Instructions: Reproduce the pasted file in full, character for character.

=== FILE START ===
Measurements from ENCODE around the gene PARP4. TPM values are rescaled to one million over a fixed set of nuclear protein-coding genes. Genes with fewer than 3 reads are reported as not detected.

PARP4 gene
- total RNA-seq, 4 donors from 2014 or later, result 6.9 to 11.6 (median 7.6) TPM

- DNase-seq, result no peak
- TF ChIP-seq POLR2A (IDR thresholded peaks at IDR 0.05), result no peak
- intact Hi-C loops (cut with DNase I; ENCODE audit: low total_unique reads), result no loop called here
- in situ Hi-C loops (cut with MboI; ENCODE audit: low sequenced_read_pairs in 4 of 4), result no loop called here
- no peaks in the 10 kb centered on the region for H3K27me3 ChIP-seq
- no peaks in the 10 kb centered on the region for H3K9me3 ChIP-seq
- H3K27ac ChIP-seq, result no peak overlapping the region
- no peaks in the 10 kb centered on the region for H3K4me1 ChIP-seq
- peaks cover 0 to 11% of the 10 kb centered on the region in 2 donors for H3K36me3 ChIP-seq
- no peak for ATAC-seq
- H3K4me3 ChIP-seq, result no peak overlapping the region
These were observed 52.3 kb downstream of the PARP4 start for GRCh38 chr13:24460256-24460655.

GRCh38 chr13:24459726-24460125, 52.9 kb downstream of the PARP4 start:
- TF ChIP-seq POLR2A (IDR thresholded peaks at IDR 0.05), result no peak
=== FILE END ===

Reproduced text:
Measurements from ENCODE around the gene PARP4. TPM values are rescaled to one million over a fixed set of nuclear protein-coding genes. Genes with fewer than 3 reads are reported as not detected.

PARP4 gene
- total RNA-seq, 4 donors from 2014 or later, result 6.9 to 11.6 (median 7.6) TPM

- DNase-seq, result no peak
- TF ChIP-seq POLR2A (IDR thresholded peaks at IDR 0.05), result no peak
- intact Hi-C loops (cut with DNase I; ENCODE audit: low total_unique reads), result no loop called here
- in situ Hi-C loops (cut with MboI; ENCODE audit: low sequenced_read_pairs in 4 of 4), result no loop called here
- no peaks in the 10 kb centered on the region for H3K27me3 ChIP-seq
- no peaks in the 10 kb centered on the region for H3K9me3 ChIP-seq
- H3K27ac ChIP-seq, result no peak overlapping the region
- no peaks in the 10 kb centered on the region for H3K4me1 ChIP-seq
- peaks cover 0 to 11% of the 10 kb centered on the region in 2 donors for H3K36me3 ChIP-seq
- no peak for ATAC-seq
- H3K4me3 ChIP-seq, result no peak overlapping the region
These were observed 52.3 kb downstream of the PARP4 start for GRCh38 chr13:24460256-24460655.

GRCh38 chr13:24459726-24460125, 52.9 kb downstream of the PARP4 start:
- TF ChIP-seq POLR2A (IDR thresholded peaks at IDR 0.05), result no peak